By Lee Stace
PAT LAM has been given the flick. Now it’s time others at the Blues are handed the same treatment following the side's Super Rugby annus horribilis in 2012.
If the franchise is serious about turning things around and restoring the side to its former glory, then it needs to look at every aspect of its entire organisation. No chief executive, board member, administrator and player should be immune to the cleansing that urgently needs to take place.
However, it appears Lam will be the only fall guy.
He hinted as much when he fronted the media for one last time on Tuesday after news broke that he had been sacked. Lam implied that he was the sacrificial, er, lamb; that he was the scapegoat.
There is no doubt that he had to go. With the exception of taking last year’s class on a semifinal fieldtrip, his four seasons in charge did not yield the success a talent-laden franchise like the Blues were expected to bask in during his tenure.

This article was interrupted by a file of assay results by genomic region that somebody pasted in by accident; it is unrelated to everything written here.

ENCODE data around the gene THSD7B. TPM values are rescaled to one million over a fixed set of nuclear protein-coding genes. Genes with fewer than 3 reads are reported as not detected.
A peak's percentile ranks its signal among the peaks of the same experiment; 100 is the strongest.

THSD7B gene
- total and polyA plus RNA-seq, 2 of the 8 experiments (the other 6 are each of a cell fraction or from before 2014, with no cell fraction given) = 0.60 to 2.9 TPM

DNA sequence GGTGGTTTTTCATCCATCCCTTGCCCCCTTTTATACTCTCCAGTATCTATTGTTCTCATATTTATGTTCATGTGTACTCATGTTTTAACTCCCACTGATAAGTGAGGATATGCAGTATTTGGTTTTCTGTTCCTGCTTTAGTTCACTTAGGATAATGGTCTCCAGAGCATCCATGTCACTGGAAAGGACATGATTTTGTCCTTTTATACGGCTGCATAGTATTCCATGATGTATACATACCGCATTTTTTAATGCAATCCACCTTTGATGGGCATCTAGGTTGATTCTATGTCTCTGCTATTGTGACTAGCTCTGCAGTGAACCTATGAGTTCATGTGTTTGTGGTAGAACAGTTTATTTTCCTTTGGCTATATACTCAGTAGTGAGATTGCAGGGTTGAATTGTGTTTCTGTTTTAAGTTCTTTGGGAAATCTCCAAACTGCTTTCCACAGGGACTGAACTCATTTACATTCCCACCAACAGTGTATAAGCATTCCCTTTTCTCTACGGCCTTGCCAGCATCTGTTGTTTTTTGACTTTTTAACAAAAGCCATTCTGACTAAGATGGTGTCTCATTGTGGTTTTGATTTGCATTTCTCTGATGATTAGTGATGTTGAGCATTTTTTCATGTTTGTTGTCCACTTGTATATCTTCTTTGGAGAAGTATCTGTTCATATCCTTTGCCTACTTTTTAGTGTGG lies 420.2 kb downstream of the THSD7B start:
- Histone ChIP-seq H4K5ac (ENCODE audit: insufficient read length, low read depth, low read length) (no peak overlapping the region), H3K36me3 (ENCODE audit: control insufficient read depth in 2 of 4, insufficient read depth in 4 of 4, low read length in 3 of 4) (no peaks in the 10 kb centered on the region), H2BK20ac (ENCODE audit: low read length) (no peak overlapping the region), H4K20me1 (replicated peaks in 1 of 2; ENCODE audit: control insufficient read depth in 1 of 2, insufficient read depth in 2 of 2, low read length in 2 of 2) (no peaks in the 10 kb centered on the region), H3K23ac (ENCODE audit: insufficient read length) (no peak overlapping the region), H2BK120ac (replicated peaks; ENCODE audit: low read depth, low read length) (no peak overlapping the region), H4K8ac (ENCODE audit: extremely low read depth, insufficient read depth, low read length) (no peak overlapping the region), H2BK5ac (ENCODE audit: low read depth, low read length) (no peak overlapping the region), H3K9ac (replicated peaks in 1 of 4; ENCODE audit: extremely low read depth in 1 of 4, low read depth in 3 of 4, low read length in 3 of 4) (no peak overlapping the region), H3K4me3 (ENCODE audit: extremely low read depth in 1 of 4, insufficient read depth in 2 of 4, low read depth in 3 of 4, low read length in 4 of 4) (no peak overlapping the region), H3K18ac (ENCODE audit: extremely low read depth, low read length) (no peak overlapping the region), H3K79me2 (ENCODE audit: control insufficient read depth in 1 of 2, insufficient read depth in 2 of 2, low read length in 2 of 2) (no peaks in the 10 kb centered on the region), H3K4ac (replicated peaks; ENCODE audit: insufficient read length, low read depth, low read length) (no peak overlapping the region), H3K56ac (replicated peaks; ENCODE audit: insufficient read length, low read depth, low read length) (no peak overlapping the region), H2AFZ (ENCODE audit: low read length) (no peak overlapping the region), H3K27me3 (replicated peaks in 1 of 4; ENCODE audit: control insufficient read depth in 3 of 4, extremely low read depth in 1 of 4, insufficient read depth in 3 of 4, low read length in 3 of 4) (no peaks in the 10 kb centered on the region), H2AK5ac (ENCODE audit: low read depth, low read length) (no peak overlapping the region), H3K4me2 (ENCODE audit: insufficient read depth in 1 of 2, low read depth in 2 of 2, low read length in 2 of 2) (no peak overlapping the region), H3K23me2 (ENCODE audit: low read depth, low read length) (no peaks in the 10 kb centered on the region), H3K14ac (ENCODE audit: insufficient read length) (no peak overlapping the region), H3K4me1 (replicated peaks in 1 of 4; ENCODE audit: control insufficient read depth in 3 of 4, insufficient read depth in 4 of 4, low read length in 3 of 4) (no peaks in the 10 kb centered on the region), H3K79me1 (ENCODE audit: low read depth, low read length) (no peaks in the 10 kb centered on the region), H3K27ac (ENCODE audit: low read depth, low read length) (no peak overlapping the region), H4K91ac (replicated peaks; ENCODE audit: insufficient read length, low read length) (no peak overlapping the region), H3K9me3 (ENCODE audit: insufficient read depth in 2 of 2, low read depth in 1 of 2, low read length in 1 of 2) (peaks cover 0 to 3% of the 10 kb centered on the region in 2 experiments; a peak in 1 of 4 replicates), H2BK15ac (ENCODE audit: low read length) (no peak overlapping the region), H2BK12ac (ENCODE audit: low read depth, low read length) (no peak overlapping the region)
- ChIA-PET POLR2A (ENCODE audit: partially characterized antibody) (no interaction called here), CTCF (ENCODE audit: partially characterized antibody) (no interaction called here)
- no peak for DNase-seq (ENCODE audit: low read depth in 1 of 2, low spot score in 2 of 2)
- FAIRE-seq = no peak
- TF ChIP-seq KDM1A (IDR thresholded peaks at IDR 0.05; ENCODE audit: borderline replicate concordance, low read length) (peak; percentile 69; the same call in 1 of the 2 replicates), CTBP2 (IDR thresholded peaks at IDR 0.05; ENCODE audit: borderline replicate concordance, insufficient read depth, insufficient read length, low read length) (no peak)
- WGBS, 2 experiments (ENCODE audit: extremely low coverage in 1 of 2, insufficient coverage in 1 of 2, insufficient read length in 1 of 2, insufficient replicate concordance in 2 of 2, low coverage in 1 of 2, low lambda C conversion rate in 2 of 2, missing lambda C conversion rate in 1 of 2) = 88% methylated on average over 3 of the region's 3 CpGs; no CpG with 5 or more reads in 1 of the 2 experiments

This season, he got his selections wrong. He chopped and changed his crucial 8-9-10 axis too often in the early part of the campaign and misplaced faith in some players who were simply not up to Super Rugby standard while leaving others who were out in the cold.
But the troubled franchise’s problems run deeper than the former coach. Much deeper.
Long-serving chief executive Andy Dalton also needs to be in the firing line. Since he inherited the role in 2006, there has been a lack of success, player development and questionable decisions.
This year’s side was significantly under-resourced on the coaching front. Liam Barry was not replaced as defence mentor after he took up the North Harbour job last year. Jeff Wilson was part-time for much of the season as skills coach.
Compare that to the Chiefs, who have three assistants lending a hand to Dave Rennie, and you can see Lam was handicapped right from the onset.
Dalton had a large say in these things and yet despite constant public probes and calls for accountability, he has somehow kept his job.
Of course, there is a reason why he has. It’s because the Blues are very much run by an old-boys club – one which is resistant to change and not willing to turn on its own when times are tough.
Blues chairman Gary Whetton ruled out in Rugby News earlier this year a fully independent review, saying the Blues “aren’t broken”.
His comments are sadly a reflection of the attitude of those running the organisation.
With the series level, expect both teams to put it all on the line as they seek to win the deciding test in Sydney on Saturday night.